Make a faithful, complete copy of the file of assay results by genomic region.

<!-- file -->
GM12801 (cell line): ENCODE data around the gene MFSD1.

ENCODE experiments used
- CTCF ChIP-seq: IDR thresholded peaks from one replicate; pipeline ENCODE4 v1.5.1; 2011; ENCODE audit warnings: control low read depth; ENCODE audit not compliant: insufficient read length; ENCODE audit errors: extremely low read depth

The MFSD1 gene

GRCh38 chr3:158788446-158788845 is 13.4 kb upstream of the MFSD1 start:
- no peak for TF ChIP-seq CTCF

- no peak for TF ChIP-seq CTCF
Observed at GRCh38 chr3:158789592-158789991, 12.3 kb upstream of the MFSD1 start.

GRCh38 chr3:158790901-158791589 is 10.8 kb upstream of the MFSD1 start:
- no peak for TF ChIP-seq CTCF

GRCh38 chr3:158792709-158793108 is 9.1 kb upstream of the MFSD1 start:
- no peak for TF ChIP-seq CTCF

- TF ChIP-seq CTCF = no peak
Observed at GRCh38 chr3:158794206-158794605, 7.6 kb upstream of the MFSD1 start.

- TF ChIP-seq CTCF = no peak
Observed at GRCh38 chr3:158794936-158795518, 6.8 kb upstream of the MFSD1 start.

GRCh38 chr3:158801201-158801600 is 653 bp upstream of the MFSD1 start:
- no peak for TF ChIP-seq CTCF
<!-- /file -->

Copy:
GM12801 (cell line): ENCODE data around the gene MFSD1.

ENCODE experiments used
- CTCF ChIP-seq: IDR thresholded peaks from one replicate; pipeline ENCODE4 v1.5.1; 2011; ENCODE audit warnings: control low read depth; ENCODE audit not compliant: insufficient read length; ENCODE audit errors: extremely low read depth

The MFSD1 gene

GRCh38 chr3:158788446-158788845 is 13.4 kb upstream of the MFSD1 start:
- no peak for TF ChIP-seq CTCF

- no peak for TF ChIP-seq CTCF
Observed at GRCh38 chr3:158789592-158789991, 12.3 kb upstream of the MFSD1 start.

GRCh38 chr3:158790901-158791589 is 10.8 kb upstream of the MFSD1 start:
- no peak for TF ChIP-seq CTCF

GRCh38 chr3:158792709-158793108 is 9.1 kb upstream of the MFSD1 start:
- no peak for TF ChIP-seq CTCF

- TF ChIP-seq CTCF = no peak
Observed at GRCh38 chr3:158794206-158794605, 7.6 kb upstream of the MFSD1 start.

- TF ChIP-seq CTCF = no peak
Observed at GRCh38 chr3:158794936-158795518, 6.8 kb upstream of the MFSD1 start.

GRCh38 chr3:158801201-158801600 is 653 bp upstream of the MFSD1 start:
- no peak for TF ChIP-seq CTCF